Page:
It is generally agreed Bill 64 is likely to complete the legislative process in 2021, as its formal adoption seems more than likely to follow before the end of the year, with fairly minimal modifications being made to it between now and then.

Canada a Little Closer to Recognising Right to be Forgotten

The Federal Court recently issued a decision further to a reference triggered by the Privacy Commissioner and involving Google, and in particular the extent to which search engine may be considered businesses that are governed by rules pertaining to the protection of personal information. In short: yes, Google should be considered a normal business and, yes, search engines may be considered as holding and using personal information.

In practice, one consequence of the recent ruling at issue is that individuals the personal data of whom is held and displayed by the likes of Google, when third parties make searches on the Web, would seem to be covered by normal rules requiring that the information be up-to-date, exact and still relevant. In short, in certain cases, it could be that individuals may require search engines to stop their algorithms from referencing inaccurate or obsolete information.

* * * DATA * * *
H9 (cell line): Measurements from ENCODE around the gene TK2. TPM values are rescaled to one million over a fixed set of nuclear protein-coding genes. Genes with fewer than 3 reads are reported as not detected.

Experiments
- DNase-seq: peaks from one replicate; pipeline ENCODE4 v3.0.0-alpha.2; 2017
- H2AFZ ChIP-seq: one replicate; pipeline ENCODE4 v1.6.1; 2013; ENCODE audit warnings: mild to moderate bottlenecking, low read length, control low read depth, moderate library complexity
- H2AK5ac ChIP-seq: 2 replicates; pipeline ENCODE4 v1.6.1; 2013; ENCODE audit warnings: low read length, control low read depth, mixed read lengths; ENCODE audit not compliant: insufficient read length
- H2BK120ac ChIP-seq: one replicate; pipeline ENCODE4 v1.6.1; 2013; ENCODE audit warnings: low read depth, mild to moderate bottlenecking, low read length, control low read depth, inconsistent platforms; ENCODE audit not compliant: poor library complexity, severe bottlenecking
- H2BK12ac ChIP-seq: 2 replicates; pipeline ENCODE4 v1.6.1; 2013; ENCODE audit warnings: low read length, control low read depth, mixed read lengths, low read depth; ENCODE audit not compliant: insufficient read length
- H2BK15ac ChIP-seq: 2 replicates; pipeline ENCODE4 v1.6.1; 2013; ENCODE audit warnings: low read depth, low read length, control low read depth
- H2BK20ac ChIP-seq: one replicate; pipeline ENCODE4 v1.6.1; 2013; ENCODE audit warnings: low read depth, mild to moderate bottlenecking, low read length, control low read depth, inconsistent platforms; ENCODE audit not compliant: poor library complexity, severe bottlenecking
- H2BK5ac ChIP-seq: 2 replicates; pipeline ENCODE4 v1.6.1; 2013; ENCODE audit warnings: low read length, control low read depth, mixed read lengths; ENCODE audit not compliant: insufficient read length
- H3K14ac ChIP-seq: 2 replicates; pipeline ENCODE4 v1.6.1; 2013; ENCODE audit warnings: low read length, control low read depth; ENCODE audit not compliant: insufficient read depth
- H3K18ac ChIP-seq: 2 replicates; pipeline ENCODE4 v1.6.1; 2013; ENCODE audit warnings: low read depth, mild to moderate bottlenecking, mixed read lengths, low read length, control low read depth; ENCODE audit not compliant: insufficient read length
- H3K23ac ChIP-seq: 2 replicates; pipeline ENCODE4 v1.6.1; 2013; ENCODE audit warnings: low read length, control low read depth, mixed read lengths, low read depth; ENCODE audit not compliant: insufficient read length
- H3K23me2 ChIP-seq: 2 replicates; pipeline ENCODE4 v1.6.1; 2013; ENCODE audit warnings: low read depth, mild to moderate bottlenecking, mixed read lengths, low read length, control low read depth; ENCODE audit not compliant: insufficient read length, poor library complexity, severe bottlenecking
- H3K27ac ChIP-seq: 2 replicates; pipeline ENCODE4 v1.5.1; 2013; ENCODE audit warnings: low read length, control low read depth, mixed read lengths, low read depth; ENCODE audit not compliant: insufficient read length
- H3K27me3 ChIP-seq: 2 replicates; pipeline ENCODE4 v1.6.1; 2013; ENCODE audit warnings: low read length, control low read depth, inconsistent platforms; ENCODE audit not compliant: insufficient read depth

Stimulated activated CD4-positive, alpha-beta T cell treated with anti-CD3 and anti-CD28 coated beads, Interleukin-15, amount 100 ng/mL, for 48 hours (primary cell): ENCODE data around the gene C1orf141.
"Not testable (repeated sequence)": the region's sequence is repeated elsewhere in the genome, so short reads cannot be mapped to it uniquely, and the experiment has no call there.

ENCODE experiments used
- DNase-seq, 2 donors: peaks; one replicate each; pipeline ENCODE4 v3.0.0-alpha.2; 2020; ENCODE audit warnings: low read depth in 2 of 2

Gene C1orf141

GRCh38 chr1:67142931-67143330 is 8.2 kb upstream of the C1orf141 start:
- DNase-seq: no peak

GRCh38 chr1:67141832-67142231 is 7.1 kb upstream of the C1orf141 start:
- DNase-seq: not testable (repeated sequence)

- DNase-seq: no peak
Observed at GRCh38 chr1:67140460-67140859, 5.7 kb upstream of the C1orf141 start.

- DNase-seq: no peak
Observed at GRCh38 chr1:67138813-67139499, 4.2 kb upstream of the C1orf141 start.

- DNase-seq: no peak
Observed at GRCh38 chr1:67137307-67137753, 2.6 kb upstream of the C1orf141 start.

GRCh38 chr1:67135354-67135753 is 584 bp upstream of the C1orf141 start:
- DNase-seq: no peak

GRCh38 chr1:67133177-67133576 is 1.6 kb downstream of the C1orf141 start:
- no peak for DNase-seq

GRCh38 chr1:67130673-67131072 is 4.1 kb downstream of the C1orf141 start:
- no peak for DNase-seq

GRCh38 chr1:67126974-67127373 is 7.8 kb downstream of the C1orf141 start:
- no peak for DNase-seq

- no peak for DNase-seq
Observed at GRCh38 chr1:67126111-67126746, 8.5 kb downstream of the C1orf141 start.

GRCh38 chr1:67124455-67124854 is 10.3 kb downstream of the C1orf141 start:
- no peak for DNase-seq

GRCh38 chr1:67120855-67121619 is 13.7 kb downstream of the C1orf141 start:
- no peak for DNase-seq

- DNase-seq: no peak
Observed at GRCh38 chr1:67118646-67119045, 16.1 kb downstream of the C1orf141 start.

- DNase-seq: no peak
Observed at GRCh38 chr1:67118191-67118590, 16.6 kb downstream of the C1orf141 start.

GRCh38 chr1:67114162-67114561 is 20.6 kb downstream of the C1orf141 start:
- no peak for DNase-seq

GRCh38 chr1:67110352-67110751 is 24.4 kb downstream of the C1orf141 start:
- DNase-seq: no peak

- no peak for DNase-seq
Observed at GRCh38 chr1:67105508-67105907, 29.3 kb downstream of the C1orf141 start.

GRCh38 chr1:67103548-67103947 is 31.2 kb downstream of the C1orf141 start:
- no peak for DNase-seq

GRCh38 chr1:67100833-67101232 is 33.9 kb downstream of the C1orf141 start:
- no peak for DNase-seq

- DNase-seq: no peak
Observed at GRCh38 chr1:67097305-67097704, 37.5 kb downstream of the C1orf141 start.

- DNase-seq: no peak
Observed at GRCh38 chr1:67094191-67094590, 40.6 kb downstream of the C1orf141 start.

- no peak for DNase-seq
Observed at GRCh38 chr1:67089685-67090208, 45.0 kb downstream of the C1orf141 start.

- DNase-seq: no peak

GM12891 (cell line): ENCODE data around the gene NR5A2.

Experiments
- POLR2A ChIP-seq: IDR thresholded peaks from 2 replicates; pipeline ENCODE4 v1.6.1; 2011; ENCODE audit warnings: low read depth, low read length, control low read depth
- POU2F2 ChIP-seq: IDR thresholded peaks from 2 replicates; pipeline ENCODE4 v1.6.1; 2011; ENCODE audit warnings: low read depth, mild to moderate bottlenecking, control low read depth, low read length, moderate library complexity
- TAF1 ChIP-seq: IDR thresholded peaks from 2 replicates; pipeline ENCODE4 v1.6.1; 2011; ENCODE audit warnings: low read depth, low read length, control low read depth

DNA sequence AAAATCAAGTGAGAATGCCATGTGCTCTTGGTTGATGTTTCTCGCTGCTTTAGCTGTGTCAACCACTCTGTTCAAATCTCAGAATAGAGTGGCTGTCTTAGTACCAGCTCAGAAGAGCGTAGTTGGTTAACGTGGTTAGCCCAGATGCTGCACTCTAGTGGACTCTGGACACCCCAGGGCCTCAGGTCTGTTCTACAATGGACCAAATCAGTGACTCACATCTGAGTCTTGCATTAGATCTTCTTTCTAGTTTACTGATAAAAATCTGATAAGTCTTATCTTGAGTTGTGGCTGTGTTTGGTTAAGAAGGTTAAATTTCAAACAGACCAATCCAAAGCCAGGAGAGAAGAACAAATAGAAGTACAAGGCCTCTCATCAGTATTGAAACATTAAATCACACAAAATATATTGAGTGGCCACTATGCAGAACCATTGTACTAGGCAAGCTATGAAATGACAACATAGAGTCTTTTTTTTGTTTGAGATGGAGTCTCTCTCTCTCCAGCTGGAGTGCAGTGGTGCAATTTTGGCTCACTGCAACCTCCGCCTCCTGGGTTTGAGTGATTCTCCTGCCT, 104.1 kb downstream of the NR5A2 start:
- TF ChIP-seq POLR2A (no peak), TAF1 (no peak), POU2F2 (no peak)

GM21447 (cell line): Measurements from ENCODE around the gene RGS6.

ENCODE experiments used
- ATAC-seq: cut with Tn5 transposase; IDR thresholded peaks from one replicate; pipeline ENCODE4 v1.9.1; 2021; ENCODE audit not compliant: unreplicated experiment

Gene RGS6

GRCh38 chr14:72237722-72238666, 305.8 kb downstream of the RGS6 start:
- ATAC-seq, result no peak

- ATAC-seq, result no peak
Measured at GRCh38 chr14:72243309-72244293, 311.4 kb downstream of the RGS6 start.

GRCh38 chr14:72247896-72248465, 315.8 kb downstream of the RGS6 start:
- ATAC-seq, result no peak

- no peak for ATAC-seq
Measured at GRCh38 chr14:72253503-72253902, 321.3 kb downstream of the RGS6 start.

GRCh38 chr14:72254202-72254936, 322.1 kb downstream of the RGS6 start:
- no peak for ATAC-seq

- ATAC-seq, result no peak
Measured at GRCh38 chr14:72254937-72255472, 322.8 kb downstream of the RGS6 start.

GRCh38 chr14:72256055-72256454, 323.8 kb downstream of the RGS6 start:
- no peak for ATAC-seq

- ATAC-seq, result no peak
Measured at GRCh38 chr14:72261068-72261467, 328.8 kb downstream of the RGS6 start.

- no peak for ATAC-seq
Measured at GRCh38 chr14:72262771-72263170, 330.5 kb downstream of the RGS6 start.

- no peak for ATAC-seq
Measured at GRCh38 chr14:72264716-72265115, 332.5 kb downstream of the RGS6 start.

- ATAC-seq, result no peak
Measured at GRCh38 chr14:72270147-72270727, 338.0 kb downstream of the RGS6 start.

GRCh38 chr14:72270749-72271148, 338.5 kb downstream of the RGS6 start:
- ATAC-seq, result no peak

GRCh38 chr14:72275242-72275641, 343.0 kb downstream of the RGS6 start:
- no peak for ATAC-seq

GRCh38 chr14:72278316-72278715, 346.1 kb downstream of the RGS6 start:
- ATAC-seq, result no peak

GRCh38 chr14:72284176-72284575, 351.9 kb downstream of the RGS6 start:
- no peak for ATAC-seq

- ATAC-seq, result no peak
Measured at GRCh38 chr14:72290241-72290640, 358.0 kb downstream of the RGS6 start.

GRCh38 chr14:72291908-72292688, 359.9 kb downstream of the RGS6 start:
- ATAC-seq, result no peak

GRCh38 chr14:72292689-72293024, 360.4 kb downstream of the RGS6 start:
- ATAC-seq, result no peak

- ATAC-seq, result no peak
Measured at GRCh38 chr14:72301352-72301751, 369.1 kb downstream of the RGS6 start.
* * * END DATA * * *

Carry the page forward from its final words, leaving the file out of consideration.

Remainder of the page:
Though the Federal Court decision at issue was technically NOT about the right to be forgotten, this judgment does open the way for Canadians to claim a right to deindexation of erroneous or obsolete Web search results, akin to the right to be forgotten that European law now grants citizens. This could happen with or without legislative changes to provide for it expressly.

Though people are already invoking the right to have stuff about them deindexed (by search engines), for now, providers like Google aren’t too keen to start recognizing that such a right does indeed exist in the U.S. or Canada. Now, as the Privacy Commissioner starts investigating and processing complaints about search engine results, to be seen whether a right to deindexation will indeed materialize in Canada, and how fast.